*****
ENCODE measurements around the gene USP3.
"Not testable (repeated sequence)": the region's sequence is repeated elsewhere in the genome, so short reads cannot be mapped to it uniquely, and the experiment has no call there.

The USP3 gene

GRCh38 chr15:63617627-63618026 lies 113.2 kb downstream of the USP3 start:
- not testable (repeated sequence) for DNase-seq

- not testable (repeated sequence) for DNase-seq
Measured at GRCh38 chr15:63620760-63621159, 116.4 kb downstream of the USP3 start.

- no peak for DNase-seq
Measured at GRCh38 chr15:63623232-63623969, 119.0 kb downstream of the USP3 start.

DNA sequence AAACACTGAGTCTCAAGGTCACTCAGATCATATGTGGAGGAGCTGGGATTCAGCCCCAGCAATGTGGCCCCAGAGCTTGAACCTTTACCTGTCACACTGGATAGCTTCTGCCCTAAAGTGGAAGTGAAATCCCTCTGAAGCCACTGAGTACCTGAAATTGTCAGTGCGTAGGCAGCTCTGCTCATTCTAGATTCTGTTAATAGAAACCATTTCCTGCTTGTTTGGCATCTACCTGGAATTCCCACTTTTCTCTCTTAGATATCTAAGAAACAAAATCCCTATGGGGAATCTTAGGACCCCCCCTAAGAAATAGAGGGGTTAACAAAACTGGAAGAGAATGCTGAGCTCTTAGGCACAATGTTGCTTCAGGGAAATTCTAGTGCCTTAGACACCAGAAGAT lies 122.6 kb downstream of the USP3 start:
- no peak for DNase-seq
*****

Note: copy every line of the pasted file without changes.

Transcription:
ENCODE measurements around the gene USP3.
"Not testable (repeated sequence)": the region's sequence is repeated elsewhere in the genome, so short reads cannot be mapped to it uniquely, and the experiment has no call there.

The USP3 gene

GRCh38 chr15:63617627-63618026 lies 113.2 kb downstream of the USP3 start:
- not testable (repeated sequence) for DNase-seq

- not testable (repeated sequence) for DNase-seq
Measured at GRCh38 chr15:63620760-63621159, 116.4 kb downstream of the USP3 start.

- no peak for DNase-seq
Measured at GRCh38 chr15:63623232-63623969, 119.0 kb downstream of the USP3 start.

DNA sequence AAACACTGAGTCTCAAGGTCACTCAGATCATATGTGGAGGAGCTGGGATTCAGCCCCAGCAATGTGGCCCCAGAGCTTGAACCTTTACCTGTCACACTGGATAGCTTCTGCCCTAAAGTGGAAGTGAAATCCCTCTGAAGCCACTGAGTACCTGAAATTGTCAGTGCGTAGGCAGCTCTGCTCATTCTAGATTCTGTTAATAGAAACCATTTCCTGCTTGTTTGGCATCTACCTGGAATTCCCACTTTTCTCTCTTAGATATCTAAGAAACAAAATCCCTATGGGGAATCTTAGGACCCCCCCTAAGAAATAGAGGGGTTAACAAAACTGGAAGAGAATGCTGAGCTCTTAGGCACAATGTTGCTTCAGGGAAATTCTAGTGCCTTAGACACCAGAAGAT lies 122.6 kb downstream of the USP3 start:
- no peak for DNase-seq